* Jon Cunliffe to succeed BoE deputy governor Tucker
* Cunliffe practised at EU and G20 regulatory negotiations
* Civil servant is Osborne's second surprise for BoE role
By David Milliken
LONDON, July 26 Britain unexpectedly named its
ambassador to the EU as the Bank of England's next deputy
governor for financial stability on Friday, moving to protect
its financial sector on the international stage.
Jon Cunliffe, 60, is a career civil servant who led British
negotiators at G8 and G20 meetings during the financial crisis,
and since January 2012 he has been Britain's top representative
in Brussels. He will start at the BoE on Nov. 1.
Cunliffe's name had not been widely mentioned as a potential
successor to deputy governor Paul Tucker, who decided last month
to step down after finance minister George Osborne selected
another outsider, Mark Carney, as governor.
Carney - previously Canada's central bank chief - welcomed
Cunliffe's appointment, saying he had got to know him in his
earlier role. Osborne said Cunliffe would help represent Britain
abroad during his five-year term at the central bank.
"His deep experience in engaging with the European Union
will be instrumental in ensuring Britain's financial services
are well represented and protected," said Osborne, whose
officials interviewed candidates earlier this month.
The global financial crisis tarnished the reputation of
Britain's light-touch banking regulation, and the government has
since toughened the rules and given the BoE the role of
But the government is concerned that the slower-moving EU
process of implementing new global rules may ultimately cramp
its scope in regulating Europe's largest financial centre.
The European Central Bank, for example, will soon have
powers to regulate banks in the euro zone, with potential
knock-on effects for London.
"It will be interesting to see if the Bank will now have
more of a presence in Europe. They don't have much right now," a
Brussels-based EU diplomat said.
"In having someone who understands how European negotiations
work, at which points you engage and what you have to be ready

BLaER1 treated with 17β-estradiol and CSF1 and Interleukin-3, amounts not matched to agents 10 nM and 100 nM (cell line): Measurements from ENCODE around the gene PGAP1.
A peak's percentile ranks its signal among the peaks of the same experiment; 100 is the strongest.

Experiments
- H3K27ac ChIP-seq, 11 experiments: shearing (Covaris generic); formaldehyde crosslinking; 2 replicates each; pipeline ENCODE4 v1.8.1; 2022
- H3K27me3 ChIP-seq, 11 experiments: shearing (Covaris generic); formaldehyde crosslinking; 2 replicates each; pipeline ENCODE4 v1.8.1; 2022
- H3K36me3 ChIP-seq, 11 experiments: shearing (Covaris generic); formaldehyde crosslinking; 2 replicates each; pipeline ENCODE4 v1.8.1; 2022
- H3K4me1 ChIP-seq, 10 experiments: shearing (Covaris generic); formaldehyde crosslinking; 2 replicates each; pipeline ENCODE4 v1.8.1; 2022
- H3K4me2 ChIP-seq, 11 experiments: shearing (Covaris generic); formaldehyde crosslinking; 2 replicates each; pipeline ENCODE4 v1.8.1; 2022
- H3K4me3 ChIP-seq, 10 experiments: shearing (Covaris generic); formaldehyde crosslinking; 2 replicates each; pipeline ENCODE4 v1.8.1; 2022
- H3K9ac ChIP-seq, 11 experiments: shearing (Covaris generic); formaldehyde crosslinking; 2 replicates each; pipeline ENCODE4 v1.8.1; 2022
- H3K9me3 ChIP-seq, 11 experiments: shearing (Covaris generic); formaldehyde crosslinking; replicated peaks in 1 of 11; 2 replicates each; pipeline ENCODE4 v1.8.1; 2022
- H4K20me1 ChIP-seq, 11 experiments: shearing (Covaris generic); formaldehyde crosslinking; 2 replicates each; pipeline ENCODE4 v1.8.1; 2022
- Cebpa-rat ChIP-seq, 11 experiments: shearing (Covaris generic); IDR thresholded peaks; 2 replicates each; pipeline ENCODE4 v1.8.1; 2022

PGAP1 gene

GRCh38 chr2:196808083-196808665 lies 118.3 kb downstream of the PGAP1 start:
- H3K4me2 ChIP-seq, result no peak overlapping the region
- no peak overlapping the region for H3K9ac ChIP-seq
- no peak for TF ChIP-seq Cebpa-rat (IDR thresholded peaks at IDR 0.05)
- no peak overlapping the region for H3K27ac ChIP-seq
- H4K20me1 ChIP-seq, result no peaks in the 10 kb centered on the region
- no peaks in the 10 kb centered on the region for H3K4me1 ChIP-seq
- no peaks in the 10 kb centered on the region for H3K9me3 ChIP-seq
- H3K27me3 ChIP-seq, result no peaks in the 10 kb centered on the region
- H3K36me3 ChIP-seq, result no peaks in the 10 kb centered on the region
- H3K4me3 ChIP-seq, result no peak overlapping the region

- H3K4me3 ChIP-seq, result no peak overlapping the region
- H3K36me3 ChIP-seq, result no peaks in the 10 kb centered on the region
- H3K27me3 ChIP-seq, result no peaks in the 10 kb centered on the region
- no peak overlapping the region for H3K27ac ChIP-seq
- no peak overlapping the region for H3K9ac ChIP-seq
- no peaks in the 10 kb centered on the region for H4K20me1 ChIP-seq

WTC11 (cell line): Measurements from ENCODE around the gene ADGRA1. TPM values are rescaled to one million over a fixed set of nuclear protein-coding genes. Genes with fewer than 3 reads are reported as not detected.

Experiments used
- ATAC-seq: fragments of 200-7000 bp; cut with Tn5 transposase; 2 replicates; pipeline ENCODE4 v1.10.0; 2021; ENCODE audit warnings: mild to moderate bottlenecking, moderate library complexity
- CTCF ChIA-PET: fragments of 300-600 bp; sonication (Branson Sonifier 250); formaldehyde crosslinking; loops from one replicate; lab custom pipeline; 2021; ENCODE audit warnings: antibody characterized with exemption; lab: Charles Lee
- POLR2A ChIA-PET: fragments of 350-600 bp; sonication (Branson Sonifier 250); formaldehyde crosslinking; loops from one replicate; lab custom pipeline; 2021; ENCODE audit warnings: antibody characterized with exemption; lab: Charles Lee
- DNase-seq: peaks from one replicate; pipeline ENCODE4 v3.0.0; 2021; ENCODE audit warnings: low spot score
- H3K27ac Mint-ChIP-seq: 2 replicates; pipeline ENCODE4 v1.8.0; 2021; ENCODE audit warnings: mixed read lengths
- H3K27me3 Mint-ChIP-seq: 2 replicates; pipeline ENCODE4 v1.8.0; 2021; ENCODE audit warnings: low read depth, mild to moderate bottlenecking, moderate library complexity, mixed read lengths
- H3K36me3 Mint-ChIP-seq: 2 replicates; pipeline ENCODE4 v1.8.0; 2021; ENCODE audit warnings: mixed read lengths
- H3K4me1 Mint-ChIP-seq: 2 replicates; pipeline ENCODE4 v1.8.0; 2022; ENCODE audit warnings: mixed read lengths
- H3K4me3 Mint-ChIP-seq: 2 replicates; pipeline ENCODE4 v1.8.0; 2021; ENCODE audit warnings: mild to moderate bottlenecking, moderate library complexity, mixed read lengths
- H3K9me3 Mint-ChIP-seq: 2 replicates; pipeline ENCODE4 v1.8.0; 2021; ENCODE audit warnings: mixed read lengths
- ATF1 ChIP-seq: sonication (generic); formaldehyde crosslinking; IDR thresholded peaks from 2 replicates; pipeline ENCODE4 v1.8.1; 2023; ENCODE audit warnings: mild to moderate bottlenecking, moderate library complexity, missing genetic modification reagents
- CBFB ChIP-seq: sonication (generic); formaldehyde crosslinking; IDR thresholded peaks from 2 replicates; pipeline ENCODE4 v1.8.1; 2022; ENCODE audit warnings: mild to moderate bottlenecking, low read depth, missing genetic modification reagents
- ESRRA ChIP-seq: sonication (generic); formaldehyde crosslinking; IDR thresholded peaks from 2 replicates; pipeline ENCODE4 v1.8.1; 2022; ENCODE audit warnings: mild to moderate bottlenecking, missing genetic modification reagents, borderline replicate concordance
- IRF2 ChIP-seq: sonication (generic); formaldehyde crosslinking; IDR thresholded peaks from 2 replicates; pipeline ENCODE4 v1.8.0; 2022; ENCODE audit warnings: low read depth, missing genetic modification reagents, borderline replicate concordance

for ... it's a significant gain for the UK," he added.
Cunliffe has only been in Brussels for 18 months. Some of
his foreign counterparts there said they often turned to him at
their weekly meeting for a detailed explanation of finance or
global markets, drawing on his experience in handling crises
including the collapse of Britain's Northern Rock bank.
"When you take a negotiating position he will tear it to
pieces and put it back together again so you feel you have
really been grilled. He has worked with Carney and they know
each other well," the diplomat said.
In a previous role at the finance ministry Cunliffe observed
the bank's monetary policy meetings, but he has made no public
comment on his own current views.
His international background may have given him an edge over
potential internal contenders for the deputy role such as BoE
markets director Paul Fisher and financial stability director
"He wasn't on the list of front runners for the job but his
CV fits the bill," said J.P. Morgan economist Malcolm Barr.
Cunliffe will serve on the BoE's Financial Policy Committee,
which sets the tone for financial regulation, the board of the
BoE's Prudential Regulation Authority, which runs day-to-day
regulation of banks, and the Monetary Policy Committee.
Some had mixed feelings about his long service at Britain's
finance ministry and previous close working relations with prime
ministers Gordon Brown and David Cameron, as well as his lack of
first-hand financial markets experience.
"One could argue that more coordination between monetary and
fiscal policies is precisely what is required in current times.
But too close a relationship with the politicians may not be a
good thing," wrote HSBC economists Simon Wells and John Zhu.
"As deputy governor ... a key skill is an understanding of
the workings of banks and other financial institutions. On this,
Sir Jon is perhaps more of an unknown quantity," they added.
Tucker, who has spent his entire career at the BoE, has
expressed strong views on banks' need to hold more capital and
to be able to be broken up easily if they get into trouble.
However, some in government fear the BoE's approach to bank
capital is holding back economic recovery.
In a statement released just before news of Cunliffe's
appointment, Tucker said he would step down on Oct. 18 and take
teaching and research fellowship at Harvard University.